WASHINGTON — Democratic Rep. Gerry Connolly refuses to use the word "scandal."
After two weeks of brutal news cycles — with frenzied Republicans and a hyped up press corps aggressively covering every inch of three controversies surrounding the Obama administration — Connolly insists this too, shall pass.
"I think when the media repeats the word 'scandals' you are repeating partisan lines. They are issues that have occurred that have to be addressed. I don't think they rise to the level of a scandal," he said. "We had a bunch of idiots at IRS in Cincinnati who didn't know how to aggregate a flood of tax-exempt applications … but this is not some major scandal in the order of magnitude like Watergate. That's absurd."
Connolly was also critical of the way Republicans have investigated the terrorist attack in Benghazi that killed four Americans.
"Don't get me wrong, Benghazi was a tragedy, but it has no traction. They can continue to talk about it to feed their base, they forget we have a base too. Everytime they do that they are firing up our base too and alienating moderate and swing voters."
It's a tack many of his Democratic colleagues in Congress are taking, shrugging off — or downplaying — the recent slate of scandal. If there was any fear that the continual hammering of the administration from House Republicans would hurt Democrats, the party's members answered with a resounding no.
"I don't think there is any long-term political impact on House Democrats for any of this stuff," said Rep. Jim McGovern. "There clearly needs to be more accountability at the IRS and I think that will be taken care of. I think the administration has been handling it correctly.
"And yet you've got some coo coo clucks here calling for impeachment, I mean it's so absurd they are overplaying their hand," he said of Republicans. "If anything there may be a political backlash on them."
Speaker John Boehner and Republican leadership have promised to keep the political heat on the administration, and the GOP's House campaign arm — the National Republican Campaign Committee— is more than ready to make the scandals an issue for Democrats heading into 2014.
One Democratic member close to leadership said Democrats were equally confounded and angry at IRS and DOJ officials. The member added there was some concern for vulnerable members, so taking the scandals seriously was important.
"I think when you saw a lot of us in those hearings you saw how angry we were. It's hard for Republicans to argue that we don't care, we do," the member said. "We just aren't going to go on a wild goose chase. And if they do, it makes it easier for us to say they aren't paying attention to jobs and the economy."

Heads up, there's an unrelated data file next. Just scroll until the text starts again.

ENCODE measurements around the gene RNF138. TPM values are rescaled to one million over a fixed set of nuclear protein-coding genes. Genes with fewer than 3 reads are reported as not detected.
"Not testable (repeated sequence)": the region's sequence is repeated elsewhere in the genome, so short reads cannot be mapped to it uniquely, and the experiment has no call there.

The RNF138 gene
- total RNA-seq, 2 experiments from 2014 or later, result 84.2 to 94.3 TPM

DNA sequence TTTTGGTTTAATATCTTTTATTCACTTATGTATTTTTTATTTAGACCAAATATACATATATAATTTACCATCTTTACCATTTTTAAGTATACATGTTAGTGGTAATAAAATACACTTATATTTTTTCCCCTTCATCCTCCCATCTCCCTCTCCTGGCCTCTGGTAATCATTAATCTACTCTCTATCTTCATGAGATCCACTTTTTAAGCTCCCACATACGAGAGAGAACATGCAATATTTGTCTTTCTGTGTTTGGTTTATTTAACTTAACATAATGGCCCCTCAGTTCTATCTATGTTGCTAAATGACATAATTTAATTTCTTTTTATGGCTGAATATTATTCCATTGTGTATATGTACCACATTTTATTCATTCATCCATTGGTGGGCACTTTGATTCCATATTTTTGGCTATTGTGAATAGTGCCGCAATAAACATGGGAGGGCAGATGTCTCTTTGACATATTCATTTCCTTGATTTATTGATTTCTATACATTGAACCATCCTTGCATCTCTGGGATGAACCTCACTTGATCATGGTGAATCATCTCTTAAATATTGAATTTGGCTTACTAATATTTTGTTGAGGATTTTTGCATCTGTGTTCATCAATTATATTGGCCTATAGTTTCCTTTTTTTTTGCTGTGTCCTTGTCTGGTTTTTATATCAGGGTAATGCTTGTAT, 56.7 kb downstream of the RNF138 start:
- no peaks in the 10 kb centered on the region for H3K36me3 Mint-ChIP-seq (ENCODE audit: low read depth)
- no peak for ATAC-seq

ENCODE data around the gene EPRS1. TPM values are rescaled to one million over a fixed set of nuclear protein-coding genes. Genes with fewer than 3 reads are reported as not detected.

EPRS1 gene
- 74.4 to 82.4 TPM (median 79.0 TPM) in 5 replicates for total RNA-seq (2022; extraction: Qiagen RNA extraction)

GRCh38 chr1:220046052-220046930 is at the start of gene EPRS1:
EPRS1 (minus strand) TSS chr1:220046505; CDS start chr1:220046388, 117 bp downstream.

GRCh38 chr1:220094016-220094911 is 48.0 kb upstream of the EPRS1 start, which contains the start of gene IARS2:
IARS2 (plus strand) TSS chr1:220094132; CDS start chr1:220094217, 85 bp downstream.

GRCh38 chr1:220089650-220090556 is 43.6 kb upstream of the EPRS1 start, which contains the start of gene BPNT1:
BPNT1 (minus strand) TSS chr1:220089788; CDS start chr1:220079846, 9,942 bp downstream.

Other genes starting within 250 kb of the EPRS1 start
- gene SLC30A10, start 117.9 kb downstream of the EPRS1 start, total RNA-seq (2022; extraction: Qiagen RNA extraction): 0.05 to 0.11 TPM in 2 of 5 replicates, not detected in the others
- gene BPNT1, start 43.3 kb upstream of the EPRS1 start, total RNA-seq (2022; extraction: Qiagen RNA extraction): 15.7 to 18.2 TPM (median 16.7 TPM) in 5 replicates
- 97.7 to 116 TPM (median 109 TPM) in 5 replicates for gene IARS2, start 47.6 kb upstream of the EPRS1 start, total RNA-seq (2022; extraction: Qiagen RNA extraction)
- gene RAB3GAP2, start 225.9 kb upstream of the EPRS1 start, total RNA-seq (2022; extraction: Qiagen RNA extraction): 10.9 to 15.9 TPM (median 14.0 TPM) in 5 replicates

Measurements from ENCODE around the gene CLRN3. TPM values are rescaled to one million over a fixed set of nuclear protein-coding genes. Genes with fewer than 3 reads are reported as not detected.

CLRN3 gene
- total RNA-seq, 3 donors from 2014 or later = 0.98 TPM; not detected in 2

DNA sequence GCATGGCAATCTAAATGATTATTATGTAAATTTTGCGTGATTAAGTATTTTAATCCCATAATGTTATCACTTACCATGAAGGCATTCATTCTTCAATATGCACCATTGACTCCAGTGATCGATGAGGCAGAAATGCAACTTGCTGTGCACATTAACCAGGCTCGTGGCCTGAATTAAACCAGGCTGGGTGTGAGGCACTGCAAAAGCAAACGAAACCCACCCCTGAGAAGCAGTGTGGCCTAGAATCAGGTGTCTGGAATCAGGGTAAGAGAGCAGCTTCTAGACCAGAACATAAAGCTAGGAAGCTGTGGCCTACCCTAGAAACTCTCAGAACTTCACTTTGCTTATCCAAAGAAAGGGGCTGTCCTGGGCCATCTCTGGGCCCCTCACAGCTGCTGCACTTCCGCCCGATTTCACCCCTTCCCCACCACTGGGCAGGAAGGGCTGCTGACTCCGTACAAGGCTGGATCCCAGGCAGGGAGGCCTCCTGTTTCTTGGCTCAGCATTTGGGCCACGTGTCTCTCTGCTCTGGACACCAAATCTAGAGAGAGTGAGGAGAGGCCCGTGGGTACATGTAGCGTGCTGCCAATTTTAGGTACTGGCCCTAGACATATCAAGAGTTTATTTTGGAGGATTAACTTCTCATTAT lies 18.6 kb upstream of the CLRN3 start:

Rep. Dutch Ruppersberger, the ranking member on the House intelligence committee, said the best thing the administration could do was to get all of the information out at once. He referenced the terrorist attack last year in Benghazi, where Republicans have argued the administration has tried to cover up all the facts, as a situation where the White House could have avoided a year-plus long investigation.
"What you have to do is get all the facts on the table as soon as possible. If you don't, the media will pick up dribs and drabs everyday and it'll keep the issue alive. Benghazi is an example of that: let's get to the bottom line, let's get to the facts, let's get everything out there," Ruppersberger said. "My recommendation to them is when there is a scandal, and I think the president did this with the IRS, it to get it out right away, lets gets it right."
Freshman Rep. Joaquin Castro said the scandals in Washington concerned him, but they had not made their way to his home district.
"I'm getting asked if I'm getting asked back home about the AP story or about Benghazi and those are important things but back home people are talking about the economy and jobs. My sense is that other Democratic members feel the same way," he said.
"Drip, drip, drip. Everyday there is something new," Boehner said of the investigation into the IRS and the improper targeting of conservative groups. "We don't know how deep this extends into the Administration and that's why our committees are going to continue to investigate this."
Kate Nocera is the managing editor for BuzzFeed’s Washington, DC bureau. Nocera is a recipient of the National Press Foundation's 2014 Dirksen Award for distinguished reporting on Congress.
Contact Kate Nocera at firstname.lastname@example.org.
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